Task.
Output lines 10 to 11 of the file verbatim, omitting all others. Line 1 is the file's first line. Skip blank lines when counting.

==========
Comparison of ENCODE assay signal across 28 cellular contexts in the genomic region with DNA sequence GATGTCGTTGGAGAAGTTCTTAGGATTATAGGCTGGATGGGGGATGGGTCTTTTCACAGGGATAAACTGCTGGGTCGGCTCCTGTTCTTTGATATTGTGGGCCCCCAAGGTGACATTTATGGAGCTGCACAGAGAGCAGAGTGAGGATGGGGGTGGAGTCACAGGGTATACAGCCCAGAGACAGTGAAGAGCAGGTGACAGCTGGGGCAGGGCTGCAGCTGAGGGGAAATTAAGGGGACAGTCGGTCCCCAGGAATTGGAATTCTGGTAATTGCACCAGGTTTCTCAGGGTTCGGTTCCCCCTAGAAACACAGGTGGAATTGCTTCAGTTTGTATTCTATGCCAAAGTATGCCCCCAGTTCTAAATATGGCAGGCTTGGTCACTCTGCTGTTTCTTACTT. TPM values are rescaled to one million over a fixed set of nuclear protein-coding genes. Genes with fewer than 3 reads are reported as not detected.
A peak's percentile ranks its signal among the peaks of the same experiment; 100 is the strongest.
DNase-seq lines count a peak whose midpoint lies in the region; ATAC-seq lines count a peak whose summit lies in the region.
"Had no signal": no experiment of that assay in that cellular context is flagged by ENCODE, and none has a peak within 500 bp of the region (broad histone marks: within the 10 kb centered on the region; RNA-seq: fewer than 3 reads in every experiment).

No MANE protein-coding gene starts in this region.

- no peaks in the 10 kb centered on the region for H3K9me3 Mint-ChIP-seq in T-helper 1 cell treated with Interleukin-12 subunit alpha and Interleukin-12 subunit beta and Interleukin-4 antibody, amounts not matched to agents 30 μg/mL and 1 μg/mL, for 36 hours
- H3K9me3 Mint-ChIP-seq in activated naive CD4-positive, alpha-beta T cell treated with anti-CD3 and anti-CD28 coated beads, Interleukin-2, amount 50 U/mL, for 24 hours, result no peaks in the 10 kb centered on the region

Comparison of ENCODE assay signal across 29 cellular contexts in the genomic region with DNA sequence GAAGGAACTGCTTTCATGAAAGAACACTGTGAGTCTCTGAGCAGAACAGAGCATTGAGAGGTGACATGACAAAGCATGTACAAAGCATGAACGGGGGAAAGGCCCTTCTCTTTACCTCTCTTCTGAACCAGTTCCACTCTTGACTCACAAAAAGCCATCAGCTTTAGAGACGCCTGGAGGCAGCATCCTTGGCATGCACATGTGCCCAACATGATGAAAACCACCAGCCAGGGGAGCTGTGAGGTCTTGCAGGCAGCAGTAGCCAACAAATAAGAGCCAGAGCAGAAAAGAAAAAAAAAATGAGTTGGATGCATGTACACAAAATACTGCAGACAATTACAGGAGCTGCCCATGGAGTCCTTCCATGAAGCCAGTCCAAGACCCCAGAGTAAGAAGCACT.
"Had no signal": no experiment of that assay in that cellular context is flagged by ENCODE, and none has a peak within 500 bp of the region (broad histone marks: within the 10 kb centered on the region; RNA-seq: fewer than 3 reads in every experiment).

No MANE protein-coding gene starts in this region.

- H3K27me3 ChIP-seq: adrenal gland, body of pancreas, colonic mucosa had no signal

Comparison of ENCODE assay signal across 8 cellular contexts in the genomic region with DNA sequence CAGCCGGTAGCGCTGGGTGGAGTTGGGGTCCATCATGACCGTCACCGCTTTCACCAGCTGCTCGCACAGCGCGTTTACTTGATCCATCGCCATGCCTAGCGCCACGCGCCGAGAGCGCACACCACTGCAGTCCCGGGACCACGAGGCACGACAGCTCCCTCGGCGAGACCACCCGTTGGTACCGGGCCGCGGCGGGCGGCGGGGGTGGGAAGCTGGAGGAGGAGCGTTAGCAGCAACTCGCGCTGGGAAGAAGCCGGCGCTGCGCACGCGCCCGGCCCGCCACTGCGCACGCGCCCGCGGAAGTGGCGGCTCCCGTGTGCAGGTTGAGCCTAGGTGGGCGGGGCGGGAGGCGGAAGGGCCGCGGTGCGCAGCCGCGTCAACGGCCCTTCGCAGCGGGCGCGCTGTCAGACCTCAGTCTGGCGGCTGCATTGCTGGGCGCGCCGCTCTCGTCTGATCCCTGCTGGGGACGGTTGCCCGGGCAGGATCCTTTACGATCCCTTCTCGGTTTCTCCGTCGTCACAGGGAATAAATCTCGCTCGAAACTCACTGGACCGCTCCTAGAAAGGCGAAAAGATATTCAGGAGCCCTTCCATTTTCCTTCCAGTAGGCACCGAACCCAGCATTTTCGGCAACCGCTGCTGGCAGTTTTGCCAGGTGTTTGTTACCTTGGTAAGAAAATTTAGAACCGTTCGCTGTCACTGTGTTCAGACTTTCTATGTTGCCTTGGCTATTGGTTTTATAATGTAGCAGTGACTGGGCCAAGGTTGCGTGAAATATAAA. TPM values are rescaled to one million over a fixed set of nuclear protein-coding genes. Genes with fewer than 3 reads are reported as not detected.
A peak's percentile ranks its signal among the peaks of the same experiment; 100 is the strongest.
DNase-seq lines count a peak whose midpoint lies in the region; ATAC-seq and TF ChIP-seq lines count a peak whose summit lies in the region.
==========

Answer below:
No MANE protein-coding gene starts in this region.

- H3K27me3 ChIP-seq: adrenal gland, body of pancreas, colonic mucosa had no signal